Thursday, April 19, 2007

Deathly Hallows = cemetery amphitheater?

I recently visited Arlington, Virginia, where I attended the Computers in Libraries conference for librarian-geeks. Great conference, but there wasn't much time to visit museums and such. Two of us had military connections (my husband was an Army officer), so we took the time to visit the National Cemetery nearby. It was somber and sad and beautiful, as the hillsides were dotted with cherry blossom trees in full bloom. We made a pilgrimage to John F. Kennedy's grave and to the Tomb of the Unknown Soldier.

I got goosebumps when I entered the Memorial Amphitheater that lies behind the Tomb and I couldn't tell my friends why because they would have thought I was being disrespectful: I was looking at what must have been the model for Mary GrandPré's artwork on the cover of Deathly Hallows.

Here's a photo of the inside: an open air colonnade with a central area where people can watch a ceremony (no curtains). It all fits perfectly with Mary GrandPré's cover art and what fans have discovered about the funerary purpose of a Hallows.

It is pretty difficult for anyone in Europe to not be aware of war memorials, but Jo has told us herself that she has visited them:
"I’ve always ‘collected’ – that’s to say, remembered - unusual names and finally found a use for them! I love names; sad to say, I really enjoy reading lists of them, for me it’s like casting an eye over a pile of unwrapped presents, each of the names representing a whole person. War memorials, telephone directories, shop fronts, saints, villains, baby-naming books – you name it, I’ve got names from it!" ( FAQs)
Here's another quote:
I collect unusual names. I have notebooks full of them. Some of the names I made up, like Quidditch, Malfoy. Other names mean something -- Dumbledore, which means "bumblebee" in Old English ... seemed to suit the headmaster, because one of his passions is music and I imagined him walking around humming to himself. And so far I have got names from saints, place-names, war memorials, gravestones. I just collect them -- I am so interested in names. (Barnes and Noble interview, 1999)
So now I am wondering: did Mary GrandPré search for examples of "hallowed ground" as she was designing the cover for Book 7 and hit upon Arlington?


Anonymous said...

Whoa. It gave me goosebumps too, looking at the picture. The resemblance is... eerie. Wow.

Anonymous said...

I can really see the resemblance and maybe Mary Grand Pre did use it or something like it. But the link to anything JK Rowling would be thinking is VERY tenuous because war memorials in Britain are nothing like that, usually they are like a range of steps leading up to a pillar with the names of the fallen soldiers engraved on all sides.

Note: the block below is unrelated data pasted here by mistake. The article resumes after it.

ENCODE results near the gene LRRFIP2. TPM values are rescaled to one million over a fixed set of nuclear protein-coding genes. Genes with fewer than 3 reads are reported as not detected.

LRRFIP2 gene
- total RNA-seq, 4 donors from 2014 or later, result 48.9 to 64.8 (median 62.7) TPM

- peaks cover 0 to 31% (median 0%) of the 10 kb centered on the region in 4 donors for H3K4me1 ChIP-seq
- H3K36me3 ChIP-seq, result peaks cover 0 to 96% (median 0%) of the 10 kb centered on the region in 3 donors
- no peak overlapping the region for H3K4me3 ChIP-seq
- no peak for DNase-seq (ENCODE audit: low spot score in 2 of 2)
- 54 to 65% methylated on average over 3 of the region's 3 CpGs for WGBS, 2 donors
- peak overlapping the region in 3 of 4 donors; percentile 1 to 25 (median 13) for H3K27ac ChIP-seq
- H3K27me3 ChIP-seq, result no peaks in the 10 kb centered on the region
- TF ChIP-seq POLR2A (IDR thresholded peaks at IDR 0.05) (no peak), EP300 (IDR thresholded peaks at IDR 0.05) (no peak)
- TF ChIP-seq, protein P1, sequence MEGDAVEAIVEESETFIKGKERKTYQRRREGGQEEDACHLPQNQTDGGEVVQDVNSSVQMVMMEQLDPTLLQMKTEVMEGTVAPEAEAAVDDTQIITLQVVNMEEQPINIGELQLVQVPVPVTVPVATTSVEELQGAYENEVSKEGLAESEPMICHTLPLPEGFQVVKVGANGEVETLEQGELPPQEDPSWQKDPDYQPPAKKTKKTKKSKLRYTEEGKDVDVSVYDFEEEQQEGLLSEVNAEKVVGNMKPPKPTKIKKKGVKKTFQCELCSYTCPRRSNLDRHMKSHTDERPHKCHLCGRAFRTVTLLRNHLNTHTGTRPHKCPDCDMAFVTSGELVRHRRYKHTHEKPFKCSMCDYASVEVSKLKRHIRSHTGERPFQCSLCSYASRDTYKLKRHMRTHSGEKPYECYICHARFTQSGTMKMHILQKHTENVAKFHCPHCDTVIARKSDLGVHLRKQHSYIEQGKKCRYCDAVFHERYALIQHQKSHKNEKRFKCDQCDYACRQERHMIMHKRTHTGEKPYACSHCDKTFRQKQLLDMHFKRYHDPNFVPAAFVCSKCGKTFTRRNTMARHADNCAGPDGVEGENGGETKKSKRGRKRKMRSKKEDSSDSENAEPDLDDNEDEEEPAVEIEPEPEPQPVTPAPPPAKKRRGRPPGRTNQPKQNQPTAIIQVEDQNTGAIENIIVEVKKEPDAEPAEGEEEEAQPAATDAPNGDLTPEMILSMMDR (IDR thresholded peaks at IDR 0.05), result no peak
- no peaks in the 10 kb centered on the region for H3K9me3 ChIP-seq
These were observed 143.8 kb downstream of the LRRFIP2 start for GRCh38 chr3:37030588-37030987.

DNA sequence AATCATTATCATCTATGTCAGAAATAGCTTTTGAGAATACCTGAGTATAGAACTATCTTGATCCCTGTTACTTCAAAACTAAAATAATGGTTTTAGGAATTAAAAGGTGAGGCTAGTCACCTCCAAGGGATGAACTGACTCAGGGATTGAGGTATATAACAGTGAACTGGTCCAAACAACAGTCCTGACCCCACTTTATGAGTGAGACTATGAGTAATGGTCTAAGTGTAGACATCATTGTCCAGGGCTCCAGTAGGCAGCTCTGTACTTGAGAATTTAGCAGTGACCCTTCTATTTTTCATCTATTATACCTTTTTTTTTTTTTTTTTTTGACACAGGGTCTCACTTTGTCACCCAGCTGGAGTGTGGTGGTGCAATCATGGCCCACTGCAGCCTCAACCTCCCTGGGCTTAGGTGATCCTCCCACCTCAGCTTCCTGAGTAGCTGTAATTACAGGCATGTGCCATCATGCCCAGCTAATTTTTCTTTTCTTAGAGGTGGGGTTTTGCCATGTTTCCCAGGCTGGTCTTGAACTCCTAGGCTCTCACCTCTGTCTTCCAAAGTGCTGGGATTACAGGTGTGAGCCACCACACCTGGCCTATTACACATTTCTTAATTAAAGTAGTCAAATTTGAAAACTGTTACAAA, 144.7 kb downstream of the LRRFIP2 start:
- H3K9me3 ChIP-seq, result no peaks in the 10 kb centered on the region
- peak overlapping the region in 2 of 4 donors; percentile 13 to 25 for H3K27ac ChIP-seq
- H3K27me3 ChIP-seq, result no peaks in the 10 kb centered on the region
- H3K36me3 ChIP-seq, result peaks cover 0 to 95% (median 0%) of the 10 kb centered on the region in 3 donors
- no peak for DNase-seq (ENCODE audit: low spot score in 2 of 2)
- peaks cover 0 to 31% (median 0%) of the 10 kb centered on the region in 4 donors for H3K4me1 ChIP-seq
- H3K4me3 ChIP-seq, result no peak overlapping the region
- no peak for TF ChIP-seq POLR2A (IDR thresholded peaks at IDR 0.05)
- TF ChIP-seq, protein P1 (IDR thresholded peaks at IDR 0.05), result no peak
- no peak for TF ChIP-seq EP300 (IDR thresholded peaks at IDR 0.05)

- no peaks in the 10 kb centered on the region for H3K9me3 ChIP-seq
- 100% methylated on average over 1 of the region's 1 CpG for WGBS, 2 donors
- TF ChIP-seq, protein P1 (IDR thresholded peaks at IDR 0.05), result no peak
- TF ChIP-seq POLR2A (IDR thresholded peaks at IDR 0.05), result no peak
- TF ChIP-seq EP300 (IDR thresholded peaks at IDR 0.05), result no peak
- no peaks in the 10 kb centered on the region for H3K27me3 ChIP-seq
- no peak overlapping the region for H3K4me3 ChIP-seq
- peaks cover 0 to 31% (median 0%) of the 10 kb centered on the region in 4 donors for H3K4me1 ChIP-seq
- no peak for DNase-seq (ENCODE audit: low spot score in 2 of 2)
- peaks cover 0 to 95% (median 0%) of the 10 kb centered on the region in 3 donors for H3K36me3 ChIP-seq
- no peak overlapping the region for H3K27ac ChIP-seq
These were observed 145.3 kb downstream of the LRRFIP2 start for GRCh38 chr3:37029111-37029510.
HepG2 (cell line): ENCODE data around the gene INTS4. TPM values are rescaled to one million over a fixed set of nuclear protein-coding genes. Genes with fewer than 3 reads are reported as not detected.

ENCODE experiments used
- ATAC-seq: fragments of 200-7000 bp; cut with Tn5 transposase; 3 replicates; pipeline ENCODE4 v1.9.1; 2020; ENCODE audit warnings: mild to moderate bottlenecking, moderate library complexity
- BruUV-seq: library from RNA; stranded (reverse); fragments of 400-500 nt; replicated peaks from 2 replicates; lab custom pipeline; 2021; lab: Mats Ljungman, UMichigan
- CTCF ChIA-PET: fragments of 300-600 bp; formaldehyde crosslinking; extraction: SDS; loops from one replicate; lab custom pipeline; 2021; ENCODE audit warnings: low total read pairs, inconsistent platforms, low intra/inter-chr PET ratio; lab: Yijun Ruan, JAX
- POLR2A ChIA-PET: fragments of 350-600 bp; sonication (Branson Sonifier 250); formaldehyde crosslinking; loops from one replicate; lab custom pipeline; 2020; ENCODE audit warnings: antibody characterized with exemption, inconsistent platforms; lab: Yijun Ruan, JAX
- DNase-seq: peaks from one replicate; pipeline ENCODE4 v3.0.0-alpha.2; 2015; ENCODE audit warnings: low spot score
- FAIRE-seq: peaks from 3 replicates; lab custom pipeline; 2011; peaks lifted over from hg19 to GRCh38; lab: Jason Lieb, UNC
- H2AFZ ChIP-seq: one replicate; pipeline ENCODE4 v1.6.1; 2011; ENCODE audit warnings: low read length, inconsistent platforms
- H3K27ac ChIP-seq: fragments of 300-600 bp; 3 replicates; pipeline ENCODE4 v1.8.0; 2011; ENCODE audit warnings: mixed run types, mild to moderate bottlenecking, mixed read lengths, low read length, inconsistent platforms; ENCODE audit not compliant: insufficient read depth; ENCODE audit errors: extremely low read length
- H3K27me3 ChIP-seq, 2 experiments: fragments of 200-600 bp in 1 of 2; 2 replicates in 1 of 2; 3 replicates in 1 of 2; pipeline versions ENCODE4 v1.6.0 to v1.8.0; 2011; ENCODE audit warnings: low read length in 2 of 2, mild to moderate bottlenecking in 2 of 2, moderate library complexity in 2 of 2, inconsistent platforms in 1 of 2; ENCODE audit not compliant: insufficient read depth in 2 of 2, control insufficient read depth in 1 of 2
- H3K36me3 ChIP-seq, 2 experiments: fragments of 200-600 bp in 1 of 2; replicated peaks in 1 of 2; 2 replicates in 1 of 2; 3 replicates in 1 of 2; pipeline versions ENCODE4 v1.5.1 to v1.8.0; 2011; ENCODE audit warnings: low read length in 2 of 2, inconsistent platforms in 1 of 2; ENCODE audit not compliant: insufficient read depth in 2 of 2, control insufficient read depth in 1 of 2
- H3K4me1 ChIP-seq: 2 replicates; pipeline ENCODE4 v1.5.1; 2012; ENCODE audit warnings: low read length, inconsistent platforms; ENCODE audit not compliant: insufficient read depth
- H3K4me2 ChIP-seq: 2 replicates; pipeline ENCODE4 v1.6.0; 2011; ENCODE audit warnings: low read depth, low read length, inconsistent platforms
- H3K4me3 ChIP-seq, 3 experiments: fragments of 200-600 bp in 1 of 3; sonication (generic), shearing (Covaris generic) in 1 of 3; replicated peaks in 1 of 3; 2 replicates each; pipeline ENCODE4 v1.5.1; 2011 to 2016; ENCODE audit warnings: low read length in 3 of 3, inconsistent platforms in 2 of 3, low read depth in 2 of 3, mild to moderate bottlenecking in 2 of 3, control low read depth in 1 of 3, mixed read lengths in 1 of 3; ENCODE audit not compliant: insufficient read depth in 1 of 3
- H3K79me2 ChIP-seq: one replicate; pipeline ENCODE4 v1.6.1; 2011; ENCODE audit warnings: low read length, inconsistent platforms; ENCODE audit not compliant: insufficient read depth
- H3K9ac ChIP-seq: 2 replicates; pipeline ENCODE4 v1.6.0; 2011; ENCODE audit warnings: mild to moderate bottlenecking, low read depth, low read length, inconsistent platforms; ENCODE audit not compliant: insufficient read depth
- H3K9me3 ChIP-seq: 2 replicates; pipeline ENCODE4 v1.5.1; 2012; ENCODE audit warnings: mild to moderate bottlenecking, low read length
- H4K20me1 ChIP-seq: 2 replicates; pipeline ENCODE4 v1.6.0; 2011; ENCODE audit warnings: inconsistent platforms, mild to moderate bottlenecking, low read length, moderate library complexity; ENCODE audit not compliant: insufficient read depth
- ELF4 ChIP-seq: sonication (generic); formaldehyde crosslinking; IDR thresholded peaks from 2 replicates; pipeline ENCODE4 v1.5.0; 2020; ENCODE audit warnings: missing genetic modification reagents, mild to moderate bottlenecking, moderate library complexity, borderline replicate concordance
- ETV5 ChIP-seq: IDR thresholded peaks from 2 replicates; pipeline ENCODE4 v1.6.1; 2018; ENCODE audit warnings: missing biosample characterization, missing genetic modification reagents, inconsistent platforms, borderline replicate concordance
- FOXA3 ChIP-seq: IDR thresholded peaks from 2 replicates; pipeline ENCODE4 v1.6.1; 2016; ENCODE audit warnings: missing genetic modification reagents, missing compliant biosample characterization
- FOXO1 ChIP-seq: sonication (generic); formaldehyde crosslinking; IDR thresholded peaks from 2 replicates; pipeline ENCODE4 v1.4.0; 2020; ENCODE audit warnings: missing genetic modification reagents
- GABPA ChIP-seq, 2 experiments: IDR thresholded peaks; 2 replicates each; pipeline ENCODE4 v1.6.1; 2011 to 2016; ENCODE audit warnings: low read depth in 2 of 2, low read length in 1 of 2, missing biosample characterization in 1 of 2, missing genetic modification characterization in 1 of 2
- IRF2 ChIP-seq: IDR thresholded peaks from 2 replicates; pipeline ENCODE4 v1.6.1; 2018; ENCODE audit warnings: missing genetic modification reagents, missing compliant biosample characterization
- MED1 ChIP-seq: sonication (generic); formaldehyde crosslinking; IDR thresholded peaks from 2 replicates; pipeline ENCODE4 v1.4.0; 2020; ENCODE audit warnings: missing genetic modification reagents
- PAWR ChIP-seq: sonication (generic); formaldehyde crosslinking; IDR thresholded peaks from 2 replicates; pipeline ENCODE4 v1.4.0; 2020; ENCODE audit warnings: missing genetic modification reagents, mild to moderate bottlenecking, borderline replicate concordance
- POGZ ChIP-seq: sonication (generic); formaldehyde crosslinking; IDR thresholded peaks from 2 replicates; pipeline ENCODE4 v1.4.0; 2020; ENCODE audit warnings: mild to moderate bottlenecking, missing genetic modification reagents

thanks for your interesting blog!

Unknown said...

Good point. It would be interesting to see if that sort of open-air building exists in the UK.

Something to think about, though, is that GrandPré *has* read the book. She is one of the very, very few who have that privilege. I don't think she would contradict Rowling's description of something, especially for an oh-so-important cover.

Anonymous said...

My heart skipped a beat when I saw your picture. There is a connection, for the memorial commemorates those brave men who fought the evil Nazi threat in the 40's, at the time that Dumbledore overcame Grindewald. They were brothers in arms.

I have a different understanding of 'Hallows'. I don't regard it as a place, but as a reference to the people/souls who died fighting evil. In the sense of 'Hallows' in 'All Hallows eve' (i.e. Halloween).
In the early Christian Church the martyrs(Hallows) who died for their faith became instant saints and were taken straight to heaven. Their day, Nov 1, is celebrated as All Saints Day or All Hallows Day.
Traditionally, the previous night is when the souls of the dead walk on earth again.

On the cover (Oct 31), I see Harry returning from a visit to Sirius beyond the veil. He is summoning the souls of those killed by Voldemort from the land of the dead to confront a cringing Voldemort.

Unknown said...

eve05, I think something like that is a real possibility.

A few years ago I read an interesting theory that Harry would take a journey into death like in the Aeneid. The idea back then (pre-book6) was that Harry would find the secret of Voldemort's immortality there (we know now that he learned about Horcruxes a different way).

I believe that one of the major themes of the series isn't just death, but how the living deal with death: their own and that of loved ones. I think a journey like that would fit very well with the arc of the stories and many, many things, from Harry's wand symbolism to Rowling's certainty that people like Sirius had to die.

I guess we'll see very soon, eh?